The Sink marks estimate and Sink marks shaded results display simulated sink marks on the part. These are two different visual interpretations of the same result.
The Sink marks estimate result displays the calculated depths of sink marks in the part and provides a legend to interpret the depth differences.
The Sink marks shaded result displays the sink marks on the model to represent how the part will actually look, as shown in the following diagram.
These sink mark results indicate the presence and location of sink marks and voids likely to be caused by features on the opposite face of the surface. Sink marks typically occur in moldings with thicker sections, or at locations opposite ribs, bosses, or internal fillets. These results do not indicate sink marks caused by locally thick regions.
Note Although the result cannot predict whether a sink mark or a void has occurred, sink marks are the more likely option.
Using this result
Because sink marks are a visual defect rather than a structural defect, the result should be evaluated against the part's visual design specifications. Lighter colors and textured surfaces tend to make sink marks less visible.
Generally, if the thickness of the rib is less than or equal to 60 percent of the main wall section, there is not likely to be any significant sink marks.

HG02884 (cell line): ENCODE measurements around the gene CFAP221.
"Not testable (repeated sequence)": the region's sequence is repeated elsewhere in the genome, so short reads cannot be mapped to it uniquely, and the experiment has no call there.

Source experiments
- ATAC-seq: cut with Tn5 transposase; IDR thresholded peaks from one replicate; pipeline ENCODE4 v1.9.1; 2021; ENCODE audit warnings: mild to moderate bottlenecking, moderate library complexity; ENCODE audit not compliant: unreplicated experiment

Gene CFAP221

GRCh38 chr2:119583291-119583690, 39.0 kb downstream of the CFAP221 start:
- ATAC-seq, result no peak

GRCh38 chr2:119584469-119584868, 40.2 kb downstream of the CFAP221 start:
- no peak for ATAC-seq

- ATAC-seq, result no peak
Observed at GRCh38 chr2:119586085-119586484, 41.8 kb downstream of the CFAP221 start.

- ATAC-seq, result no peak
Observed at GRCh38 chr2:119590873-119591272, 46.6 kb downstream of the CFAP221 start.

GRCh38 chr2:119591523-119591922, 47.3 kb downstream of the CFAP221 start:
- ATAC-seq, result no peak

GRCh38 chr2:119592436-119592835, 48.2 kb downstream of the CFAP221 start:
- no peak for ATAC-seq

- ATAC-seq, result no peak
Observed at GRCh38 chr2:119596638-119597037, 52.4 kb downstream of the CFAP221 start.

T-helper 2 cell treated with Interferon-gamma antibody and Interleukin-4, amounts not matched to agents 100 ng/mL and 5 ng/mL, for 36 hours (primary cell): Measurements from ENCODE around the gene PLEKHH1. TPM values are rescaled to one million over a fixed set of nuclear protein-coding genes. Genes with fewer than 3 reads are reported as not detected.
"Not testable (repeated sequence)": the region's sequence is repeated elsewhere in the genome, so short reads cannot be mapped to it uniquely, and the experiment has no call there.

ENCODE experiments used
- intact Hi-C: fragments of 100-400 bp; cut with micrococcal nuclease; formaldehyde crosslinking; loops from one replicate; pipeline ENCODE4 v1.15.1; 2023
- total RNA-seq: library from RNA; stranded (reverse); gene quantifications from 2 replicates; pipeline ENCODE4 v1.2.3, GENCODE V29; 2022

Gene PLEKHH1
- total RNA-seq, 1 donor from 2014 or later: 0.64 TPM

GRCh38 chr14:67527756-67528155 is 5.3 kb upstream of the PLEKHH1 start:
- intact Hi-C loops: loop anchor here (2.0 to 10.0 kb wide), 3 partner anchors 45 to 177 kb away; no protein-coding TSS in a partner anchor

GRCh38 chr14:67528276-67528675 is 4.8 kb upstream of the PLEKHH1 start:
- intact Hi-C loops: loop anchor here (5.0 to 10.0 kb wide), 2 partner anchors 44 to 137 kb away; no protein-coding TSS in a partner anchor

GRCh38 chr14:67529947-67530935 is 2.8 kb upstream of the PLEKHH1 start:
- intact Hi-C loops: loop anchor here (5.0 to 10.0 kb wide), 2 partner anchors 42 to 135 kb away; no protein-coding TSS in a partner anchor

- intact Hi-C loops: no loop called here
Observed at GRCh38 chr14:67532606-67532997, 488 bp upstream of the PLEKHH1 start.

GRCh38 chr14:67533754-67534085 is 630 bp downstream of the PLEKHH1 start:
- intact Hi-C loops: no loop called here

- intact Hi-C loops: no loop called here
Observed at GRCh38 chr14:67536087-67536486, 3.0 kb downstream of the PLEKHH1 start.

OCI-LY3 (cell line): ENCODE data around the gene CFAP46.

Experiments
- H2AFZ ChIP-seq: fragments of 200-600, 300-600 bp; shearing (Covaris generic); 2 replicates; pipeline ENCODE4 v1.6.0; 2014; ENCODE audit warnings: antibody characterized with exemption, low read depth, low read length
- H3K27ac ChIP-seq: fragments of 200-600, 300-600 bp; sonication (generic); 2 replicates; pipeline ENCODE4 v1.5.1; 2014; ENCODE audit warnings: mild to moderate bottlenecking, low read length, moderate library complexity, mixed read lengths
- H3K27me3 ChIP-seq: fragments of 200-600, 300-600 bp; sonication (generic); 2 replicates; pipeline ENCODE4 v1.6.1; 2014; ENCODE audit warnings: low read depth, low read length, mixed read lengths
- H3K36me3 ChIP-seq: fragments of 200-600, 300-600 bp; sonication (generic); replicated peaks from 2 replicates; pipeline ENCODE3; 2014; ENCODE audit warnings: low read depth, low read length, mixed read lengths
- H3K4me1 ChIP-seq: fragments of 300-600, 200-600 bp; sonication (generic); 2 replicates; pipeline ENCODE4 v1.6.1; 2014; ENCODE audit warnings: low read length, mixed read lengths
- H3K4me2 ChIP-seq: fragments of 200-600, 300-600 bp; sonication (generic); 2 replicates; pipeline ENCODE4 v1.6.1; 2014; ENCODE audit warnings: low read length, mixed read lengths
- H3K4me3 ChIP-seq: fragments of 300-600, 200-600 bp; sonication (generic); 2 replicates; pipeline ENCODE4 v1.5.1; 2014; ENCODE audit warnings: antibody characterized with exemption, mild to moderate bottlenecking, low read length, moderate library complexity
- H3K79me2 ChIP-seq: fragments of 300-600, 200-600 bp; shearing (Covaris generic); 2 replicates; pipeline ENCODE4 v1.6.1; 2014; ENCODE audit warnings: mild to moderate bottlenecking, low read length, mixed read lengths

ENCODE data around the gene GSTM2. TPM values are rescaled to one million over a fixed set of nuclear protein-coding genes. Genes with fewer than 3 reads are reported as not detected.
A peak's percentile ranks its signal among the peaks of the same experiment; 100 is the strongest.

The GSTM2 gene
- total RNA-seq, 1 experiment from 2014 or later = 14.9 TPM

If it is not possible to remove or reduce a sink mark, you can conceal it. This can be done by adding a design feature, such as a series of serrations on the area where it occurs.
Things to look for
The following solutions can reduce the occurrence of sink marks:
- Alter the part design to avoid thick sections and reduce the thickness of any features that intersect with the main surface.
- Relocate the gate to or near the problem areas. This enables these sections to be packed before the thinner sections between the gate and the problem areas freeze.
- Increase the size of gates and runners to delay the gate freeze-off time. This enables more material to be packed into the cavity.
- Decreasing the melt and mold temperature may be sufficient. Alternatively, a less viscous melt can be used.
Because sink marks occur during packing, the most effective way to reduce or eliminate them is to control the packing pressure correctly. Use a more comprehensive simulation package such as Autodesk Simulation Moldflow Insight
, to determine the effects of packing on sink marks.